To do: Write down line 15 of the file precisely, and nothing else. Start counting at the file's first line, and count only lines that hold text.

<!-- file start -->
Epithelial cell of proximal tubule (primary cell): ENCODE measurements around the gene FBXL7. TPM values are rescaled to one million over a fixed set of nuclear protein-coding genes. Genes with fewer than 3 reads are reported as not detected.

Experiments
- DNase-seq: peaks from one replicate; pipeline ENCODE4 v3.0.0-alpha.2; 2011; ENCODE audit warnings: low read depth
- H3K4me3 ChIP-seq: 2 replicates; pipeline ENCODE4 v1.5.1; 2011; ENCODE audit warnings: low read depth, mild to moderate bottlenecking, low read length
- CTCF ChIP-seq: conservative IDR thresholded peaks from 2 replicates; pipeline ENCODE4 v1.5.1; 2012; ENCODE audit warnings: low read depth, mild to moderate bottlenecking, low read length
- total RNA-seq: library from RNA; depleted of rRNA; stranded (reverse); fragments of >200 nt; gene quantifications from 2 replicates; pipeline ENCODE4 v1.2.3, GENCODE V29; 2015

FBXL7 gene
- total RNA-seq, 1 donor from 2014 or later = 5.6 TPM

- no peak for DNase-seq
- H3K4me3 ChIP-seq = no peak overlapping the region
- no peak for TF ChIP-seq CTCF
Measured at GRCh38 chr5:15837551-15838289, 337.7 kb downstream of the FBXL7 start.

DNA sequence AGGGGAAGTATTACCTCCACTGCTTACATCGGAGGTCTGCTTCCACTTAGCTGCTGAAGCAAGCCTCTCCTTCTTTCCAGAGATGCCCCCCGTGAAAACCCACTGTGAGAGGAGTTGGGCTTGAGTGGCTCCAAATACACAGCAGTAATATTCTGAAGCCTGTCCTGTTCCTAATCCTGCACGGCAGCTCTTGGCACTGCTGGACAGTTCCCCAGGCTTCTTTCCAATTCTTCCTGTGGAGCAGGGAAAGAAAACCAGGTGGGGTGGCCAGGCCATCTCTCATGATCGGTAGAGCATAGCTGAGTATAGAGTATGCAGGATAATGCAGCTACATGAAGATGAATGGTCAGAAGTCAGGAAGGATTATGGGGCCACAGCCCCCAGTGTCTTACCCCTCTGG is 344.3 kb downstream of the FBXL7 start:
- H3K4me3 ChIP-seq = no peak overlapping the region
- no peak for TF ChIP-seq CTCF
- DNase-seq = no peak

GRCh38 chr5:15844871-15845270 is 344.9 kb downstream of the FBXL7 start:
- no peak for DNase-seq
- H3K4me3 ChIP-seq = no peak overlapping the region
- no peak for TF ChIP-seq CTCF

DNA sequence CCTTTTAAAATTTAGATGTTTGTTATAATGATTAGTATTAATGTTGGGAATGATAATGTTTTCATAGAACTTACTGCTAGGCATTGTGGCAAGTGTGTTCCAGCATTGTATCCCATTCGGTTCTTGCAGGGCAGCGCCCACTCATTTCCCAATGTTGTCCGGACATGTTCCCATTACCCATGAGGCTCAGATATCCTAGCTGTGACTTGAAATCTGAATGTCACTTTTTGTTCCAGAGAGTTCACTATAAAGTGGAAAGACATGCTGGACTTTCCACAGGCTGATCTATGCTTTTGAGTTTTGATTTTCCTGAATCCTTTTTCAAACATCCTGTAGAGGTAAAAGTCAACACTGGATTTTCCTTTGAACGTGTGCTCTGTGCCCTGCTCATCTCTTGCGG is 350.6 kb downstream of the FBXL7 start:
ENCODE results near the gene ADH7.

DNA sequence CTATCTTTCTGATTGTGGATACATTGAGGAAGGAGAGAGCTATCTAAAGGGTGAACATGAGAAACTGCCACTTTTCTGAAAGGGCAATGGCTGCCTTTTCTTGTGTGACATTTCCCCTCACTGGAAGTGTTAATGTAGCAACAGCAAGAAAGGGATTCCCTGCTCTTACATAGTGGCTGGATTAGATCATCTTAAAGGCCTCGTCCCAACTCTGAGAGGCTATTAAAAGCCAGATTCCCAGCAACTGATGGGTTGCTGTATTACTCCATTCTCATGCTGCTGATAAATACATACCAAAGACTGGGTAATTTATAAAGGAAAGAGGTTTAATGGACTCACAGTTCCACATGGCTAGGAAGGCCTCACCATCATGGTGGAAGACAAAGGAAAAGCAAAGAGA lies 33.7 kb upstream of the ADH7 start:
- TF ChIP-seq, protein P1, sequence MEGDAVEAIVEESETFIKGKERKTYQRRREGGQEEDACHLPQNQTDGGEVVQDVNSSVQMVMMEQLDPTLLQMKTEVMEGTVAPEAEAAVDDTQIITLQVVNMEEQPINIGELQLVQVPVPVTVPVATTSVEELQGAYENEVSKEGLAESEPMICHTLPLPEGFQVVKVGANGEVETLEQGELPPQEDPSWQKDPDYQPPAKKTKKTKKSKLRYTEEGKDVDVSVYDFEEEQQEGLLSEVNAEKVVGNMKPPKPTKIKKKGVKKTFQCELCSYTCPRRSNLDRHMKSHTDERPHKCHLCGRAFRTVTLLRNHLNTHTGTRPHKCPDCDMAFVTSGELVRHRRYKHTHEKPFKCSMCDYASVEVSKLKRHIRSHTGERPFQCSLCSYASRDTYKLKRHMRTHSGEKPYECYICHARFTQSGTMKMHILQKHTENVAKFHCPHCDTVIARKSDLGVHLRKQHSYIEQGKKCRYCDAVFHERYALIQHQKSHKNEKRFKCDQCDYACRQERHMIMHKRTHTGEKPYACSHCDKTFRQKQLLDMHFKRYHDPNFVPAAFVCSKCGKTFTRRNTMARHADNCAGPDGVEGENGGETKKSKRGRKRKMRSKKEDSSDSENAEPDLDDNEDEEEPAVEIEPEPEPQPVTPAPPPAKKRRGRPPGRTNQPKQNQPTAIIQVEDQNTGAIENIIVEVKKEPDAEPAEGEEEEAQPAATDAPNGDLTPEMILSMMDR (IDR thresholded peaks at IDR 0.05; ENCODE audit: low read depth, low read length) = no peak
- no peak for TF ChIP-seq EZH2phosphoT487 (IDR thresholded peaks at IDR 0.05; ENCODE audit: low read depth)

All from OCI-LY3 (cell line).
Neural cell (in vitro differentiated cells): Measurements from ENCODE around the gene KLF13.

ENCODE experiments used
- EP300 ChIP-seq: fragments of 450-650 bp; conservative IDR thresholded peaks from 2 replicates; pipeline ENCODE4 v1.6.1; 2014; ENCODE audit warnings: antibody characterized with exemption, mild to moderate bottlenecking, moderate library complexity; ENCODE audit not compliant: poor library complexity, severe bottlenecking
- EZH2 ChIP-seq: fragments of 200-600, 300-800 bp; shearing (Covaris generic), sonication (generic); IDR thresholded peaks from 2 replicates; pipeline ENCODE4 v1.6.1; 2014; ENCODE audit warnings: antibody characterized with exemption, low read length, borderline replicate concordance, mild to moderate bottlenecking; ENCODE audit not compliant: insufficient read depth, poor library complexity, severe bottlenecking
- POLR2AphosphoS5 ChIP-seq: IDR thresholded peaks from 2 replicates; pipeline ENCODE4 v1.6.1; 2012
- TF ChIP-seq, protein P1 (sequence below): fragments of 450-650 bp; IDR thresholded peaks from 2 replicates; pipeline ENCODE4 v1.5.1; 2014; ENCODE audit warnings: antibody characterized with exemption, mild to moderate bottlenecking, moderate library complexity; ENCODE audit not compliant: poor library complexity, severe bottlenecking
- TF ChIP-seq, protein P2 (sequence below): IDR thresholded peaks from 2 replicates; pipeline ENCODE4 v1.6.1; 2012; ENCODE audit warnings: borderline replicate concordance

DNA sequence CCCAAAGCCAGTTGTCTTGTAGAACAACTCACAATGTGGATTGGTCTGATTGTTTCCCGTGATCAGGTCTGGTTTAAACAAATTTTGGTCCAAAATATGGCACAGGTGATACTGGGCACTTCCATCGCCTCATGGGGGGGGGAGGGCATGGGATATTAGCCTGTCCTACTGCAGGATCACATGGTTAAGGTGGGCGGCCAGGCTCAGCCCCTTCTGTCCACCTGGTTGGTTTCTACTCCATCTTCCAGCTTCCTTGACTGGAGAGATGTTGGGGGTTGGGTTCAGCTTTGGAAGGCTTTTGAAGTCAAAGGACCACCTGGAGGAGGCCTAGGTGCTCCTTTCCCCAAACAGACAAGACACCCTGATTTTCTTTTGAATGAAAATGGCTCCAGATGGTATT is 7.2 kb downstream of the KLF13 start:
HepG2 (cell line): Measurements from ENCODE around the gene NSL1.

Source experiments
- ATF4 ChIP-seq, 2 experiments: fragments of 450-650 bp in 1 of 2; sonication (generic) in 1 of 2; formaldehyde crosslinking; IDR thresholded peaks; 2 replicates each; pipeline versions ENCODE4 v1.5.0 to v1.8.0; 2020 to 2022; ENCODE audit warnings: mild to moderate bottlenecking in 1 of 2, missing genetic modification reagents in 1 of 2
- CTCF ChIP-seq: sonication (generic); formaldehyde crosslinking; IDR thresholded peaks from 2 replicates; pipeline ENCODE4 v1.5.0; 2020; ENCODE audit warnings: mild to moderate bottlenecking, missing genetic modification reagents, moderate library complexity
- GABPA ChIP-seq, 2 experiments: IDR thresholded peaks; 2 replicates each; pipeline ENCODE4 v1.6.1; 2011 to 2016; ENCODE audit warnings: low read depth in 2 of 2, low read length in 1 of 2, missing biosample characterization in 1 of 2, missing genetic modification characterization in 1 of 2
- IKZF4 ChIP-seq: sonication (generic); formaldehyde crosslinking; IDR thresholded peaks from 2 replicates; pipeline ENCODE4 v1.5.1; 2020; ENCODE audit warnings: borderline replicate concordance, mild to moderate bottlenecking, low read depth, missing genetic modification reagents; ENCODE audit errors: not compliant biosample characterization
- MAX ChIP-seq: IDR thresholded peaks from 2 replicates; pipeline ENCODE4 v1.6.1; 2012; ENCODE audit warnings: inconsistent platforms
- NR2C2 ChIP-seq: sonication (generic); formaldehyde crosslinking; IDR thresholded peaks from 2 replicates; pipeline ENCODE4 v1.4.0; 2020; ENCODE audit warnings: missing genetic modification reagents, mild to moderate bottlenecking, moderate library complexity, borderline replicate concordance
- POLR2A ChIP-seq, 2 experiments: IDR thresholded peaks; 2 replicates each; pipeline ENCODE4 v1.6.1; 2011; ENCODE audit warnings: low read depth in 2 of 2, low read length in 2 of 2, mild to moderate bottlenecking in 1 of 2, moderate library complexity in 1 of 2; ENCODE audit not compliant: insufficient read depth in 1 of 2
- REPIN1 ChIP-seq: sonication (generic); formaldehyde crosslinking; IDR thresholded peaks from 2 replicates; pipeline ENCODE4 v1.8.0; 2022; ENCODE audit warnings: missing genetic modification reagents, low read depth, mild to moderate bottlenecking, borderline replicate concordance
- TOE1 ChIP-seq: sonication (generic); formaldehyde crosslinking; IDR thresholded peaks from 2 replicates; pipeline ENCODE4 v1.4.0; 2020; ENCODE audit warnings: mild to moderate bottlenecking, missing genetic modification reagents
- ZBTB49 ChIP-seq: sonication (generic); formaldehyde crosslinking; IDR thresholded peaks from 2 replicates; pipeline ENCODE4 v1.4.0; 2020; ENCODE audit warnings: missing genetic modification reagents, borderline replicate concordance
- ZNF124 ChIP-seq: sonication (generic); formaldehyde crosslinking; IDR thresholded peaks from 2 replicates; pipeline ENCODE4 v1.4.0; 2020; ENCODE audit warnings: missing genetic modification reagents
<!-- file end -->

- no peak for TF ChIP-seq CTCF